I know that x86 means a 32-bit computer/operating system, but what does 86 it's self mean? Shouldn't it be x32?

Additionally, what do i386, i586, i686, i986 mean?

closed as off-topic by Jason Coco, Ed Heal, Blorgbeard, Gunner, wudzik Mar 4 '14 at 7:29

This question appears to be off-topic. The users who voted to close gave this specific reason:

  • "Questions about general computing hardware and software are off-topic for Stack Overflow unless they directly involve tools used primarily for programming. You may be able to get help on Super User." – Jason Coco, Ed Heal, Blorgbeard, Gunner, wudzik
If this question can be reworded to fit the rules in the help center, please edit the question.

  • 1
    Not a programming question – Champ Mar 3 '14 at 3:18
  • 2
    If you hover over the x86 tag, it says x86 is a series of computer microprocessor instruction set architectures based on the Intel 8086 CPU.. In addition, this is not a programming question. Google is really helpful for these types of questions. – PlasmaPower Mar 3 '14 at 3:19
  • 1
    I cannot downvote this question enough. – It'sPete Mar 3 '14 at 3:20
  • Some good historical details are here. – RBT Oct 29 '16 at 4:24
  • 2
    BTW, the x is a wildcard for 80[12345]86, Intel's CPU model numbers. Using 'x' as a placeholder is somewhat common in English abbreviations. – Peter Cordes Dec 13 '17 at 12:29
up vote 16 down vote accepted

Technically x86 simply refers to a family of processors and the instruction set they all use. It doesn't actually say anything specific about data sizes.

x86 started out as a 16-bit instruction set for 16-bit processors (the 8086 and 8088 processors), then was extended to a 32-bit instruction set for 32-bit processors (80386 and 80486), and now has been extended to a 64-bit instruction set for 64-bit processors. It used to be written as 80x86 to reflect the changing value in the middle of the chip model numbers, but somewhere along the line the 80 in the front was dropped, leaving just x86.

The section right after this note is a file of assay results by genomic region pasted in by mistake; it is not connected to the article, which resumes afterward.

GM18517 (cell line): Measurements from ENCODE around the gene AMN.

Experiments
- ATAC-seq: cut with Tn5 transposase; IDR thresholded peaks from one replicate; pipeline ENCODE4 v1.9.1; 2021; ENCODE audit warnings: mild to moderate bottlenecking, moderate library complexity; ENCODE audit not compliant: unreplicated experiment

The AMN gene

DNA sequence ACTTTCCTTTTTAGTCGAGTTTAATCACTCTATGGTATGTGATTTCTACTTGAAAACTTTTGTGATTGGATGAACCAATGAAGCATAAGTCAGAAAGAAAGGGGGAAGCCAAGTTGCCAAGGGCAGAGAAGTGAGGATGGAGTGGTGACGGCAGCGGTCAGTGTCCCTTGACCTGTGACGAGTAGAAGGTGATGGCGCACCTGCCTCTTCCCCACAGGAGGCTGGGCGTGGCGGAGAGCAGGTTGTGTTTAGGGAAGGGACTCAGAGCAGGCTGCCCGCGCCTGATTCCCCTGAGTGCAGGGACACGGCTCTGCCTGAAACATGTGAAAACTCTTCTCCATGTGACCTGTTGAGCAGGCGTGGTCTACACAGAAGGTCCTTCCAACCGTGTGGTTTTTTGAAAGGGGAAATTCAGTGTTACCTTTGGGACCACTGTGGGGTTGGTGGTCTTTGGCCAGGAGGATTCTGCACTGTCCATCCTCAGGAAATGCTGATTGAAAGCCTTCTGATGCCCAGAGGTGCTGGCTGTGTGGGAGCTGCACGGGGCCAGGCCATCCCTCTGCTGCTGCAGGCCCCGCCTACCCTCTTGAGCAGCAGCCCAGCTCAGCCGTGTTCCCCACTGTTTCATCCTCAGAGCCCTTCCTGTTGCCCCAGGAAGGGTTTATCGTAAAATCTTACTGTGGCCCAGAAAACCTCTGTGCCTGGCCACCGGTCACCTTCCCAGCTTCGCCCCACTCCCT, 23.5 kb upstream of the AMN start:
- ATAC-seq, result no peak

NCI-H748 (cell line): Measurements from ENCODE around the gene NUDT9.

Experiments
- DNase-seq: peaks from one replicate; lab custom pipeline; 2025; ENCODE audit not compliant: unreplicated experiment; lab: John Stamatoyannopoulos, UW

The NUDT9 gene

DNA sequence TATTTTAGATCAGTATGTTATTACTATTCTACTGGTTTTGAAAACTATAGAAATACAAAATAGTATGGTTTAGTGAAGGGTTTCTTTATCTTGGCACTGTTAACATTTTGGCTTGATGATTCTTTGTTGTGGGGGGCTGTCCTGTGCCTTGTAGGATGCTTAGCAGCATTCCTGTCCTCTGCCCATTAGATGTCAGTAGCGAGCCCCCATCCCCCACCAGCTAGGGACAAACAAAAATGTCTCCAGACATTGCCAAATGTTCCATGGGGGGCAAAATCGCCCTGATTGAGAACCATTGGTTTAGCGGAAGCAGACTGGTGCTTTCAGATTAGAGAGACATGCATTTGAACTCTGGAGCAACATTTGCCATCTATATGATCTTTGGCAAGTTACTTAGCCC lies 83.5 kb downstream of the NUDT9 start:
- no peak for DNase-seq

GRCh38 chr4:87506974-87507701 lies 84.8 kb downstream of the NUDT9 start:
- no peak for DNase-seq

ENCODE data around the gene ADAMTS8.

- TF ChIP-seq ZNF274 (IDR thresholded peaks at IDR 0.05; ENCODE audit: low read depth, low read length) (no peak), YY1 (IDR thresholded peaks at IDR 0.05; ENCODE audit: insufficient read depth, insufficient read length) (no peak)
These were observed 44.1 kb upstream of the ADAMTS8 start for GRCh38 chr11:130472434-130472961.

Blame the Pentium and it's offspring for changing the way in which processors were named and marketed, although all newer processors using Intel's x86 instruction set are still referred to as x86, i386, or i686 compatible (which means they all use extensions of the original 8086 instruction set).

x64 is really the odd man out here. The first name for the 64-bit extension to the x86 set was called x86-64. It was later named to AMD64 (because AMD were the ones to come up with the 64-bit extension originally). Intel licensed the 64-bit instruction set and named their version EM64T. Both instruction sets and the processors that use them are all still considered x86.

Source(s): http://en.wikipedia.org/wiki/IA-32

  • 1
    P5 Pentium's actual chip model number was still 80586, I think. AFAIK it wasn't until PPro that Intel abandoned their numbering convention. I forget if 80686 was ever official, but i686 was widely used (e.g. by gcc -march=i686). All P6-family (and Sandybridge-family) CPUs report themselves (with CPUID) as "family 6", so yes, things got stuck at 6 (except for Pentium 4 / netburst). – Peter Cordes Dec 13 '17 at 12:25


The term x86 derived from the fact that early successors to the 8086 also had names ending in "86".

The original x86 processor was the Intel 8086. It was a 16 bit processor. Without getting into too much detail (that's what Wikipedia is for), they extended the 16b modes to 32b. AMD continued the trend into 64b. We call AMD's extensions x64, but did not make a naming distinction between the 8086 and the 80386.

  • Mostly only Microsoft (and users of their software) uses the term "x64". Everyone else (e.g. compilers like gcc, and OSes like Linux) calls it x86-64, which is one of the official names for it, according to Intel and AMD. – Peter Cordes Dec 13 '17 at 12:27

The "i" stands for Intel. The number is a reference to the chip architecture. The 80386 processor is shortened to i386, the 80486 to i486, etc. The i586 was marketed as the Pentium, and so on.

Not the answer you're looking for? Browse other questions tagged or ask your own question.